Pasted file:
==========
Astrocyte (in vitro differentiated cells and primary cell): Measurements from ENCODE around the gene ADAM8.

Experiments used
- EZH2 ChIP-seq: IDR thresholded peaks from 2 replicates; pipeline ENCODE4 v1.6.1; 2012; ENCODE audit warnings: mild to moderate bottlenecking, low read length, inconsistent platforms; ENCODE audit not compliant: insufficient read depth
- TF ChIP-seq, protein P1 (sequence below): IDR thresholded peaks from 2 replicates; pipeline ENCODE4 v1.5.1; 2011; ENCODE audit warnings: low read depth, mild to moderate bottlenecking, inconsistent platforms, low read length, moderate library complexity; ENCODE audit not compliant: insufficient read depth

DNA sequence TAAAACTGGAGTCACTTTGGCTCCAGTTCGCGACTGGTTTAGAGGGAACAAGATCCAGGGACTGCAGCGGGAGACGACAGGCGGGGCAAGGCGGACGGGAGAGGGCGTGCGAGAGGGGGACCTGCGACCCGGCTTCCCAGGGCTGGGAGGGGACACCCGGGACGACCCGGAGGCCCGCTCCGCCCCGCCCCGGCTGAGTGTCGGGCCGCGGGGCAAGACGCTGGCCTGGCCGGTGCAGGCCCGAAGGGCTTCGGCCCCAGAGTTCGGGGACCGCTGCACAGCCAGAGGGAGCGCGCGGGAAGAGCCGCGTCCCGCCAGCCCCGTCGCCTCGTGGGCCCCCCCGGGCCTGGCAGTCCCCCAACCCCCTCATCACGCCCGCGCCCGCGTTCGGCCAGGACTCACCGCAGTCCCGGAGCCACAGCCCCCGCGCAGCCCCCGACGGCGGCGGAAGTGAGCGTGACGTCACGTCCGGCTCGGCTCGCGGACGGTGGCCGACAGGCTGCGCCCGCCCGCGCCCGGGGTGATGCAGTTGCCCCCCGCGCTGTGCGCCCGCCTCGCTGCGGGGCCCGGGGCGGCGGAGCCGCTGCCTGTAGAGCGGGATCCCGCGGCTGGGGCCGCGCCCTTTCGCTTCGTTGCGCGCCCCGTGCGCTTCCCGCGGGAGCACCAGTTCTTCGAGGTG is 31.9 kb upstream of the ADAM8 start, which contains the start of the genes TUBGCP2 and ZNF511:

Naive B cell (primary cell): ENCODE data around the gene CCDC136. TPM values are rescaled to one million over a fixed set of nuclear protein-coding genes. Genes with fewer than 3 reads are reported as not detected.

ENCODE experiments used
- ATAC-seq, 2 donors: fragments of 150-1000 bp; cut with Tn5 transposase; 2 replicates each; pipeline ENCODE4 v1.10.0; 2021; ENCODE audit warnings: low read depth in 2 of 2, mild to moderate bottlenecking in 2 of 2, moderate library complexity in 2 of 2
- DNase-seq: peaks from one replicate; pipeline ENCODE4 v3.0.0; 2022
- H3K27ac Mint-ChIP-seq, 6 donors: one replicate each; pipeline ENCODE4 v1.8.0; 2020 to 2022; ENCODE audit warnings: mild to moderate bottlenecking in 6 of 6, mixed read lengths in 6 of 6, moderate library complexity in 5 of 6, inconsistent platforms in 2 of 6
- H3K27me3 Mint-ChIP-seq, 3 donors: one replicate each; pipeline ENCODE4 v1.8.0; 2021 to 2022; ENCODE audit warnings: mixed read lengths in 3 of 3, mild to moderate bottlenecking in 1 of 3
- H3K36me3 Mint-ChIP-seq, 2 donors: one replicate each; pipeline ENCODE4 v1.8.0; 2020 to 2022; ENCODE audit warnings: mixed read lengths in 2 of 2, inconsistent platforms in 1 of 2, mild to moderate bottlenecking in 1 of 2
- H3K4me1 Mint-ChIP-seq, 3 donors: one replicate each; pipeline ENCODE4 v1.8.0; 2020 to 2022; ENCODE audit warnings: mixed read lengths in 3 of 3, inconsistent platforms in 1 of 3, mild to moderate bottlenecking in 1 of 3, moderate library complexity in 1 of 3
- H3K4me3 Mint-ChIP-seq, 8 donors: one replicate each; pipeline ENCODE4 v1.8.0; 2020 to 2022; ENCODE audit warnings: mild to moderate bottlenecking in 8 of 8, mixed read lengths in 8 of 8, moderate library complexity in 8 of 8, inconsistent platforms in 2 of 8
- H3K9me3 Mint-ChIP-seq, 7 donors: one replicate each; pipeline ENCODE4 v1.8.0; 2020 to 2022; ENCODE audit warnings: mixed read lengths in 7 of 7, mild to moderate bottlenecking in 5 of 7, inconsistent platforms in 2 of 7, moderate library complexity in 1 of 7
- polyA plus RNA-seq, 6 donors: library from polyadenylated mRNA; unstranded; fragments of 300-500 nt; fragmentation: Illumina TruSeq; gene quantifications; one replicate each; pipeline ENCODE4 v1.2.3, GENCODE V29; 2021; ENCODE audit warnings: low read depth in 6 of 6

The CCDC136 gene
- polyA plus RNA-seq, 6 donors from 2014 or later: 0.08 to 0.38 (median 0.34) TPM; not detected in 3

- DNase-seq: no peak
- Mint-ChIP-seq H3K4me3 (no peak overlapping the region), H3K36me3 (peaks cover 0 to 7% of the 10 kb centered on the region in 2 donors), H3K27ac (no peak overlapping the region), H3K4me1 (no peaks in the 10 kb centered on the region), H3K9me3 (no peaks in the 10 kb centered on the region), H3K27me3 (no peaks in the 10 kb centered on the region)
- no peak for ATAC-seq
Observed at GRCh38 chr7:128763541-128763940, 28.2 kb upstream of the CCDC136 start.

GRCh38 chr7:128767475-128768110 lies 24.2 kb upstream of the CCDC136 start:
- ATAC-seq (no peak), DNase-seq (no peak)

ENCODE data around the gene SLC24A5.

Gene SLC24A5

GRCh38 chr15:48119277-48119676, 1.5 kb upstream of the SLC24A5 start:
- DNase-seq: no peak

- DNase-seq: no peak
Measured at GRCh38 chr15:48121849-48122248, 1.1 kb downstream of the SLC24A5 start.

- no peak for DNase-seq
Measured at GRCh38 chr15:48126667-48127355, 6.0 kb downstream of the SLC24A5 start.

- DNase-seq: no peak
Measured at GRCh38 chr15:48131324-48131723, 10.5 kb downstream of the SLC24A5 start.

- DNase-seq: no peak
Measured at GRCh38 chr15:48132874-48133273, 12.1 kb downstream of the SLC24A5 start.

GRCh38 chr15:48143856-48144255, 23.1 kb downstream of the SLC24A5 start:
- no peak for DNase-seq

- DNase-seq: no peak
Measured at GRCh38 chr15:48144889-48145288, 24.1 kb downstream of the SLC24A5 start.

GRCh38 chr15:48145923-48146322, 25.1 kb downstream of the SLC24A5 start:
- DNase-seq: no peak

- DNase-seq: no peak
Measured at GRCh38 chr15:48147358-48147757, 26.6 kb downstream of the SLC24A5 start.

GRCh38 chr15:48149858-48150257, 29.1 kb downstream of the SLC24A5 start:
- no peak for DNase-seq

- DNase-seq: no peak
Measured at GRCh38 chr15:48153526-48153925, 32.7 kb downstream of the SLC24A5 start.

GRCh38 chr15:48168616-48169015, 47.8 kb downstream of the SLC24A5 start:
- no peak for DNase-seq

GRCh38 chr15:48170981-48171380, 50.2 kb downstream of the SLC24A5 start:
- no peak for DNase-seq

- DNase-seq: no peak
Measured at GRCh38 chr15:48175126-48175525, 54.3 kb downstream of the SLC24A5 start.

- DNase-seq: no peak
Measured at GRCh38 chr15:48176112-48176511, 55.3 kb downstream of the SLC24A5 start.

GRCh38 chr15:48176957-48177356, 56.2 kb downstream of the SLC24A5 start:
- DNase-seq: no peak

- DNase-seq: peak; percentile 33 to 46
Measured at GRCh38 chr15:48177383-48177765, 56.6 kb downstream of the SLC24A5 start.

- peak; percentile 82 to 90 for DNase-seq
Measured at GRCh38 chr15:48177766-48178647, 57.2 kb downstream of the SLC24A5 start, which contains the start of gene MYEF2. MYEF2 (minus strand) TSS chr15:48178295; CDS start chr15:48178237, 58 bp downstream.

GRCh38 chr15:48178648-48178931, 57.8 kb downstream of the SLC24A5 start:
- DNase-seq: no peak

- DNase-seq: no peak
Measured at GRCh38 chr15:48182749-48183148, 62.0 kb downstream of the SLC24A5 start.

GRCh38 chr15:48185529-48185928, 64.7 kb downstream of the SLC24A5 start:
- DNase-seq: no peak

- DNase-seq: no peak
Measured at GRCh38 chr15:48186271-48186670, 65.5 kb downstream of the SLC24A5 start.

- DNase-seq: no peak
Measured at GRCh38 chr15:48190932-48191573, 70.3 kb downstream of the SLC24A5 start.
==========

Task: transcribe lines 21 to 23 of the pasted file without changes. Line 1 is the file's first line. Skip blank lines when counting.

- no peak for ATAC-seq
Observed at GRCh38 chr7:128763541-128763940, 28.2 kb upstream of the CCDC136 start.

GRCh38 chr7:128767475-128768110 lies 24.2 kb upstream of the CCDC136 start: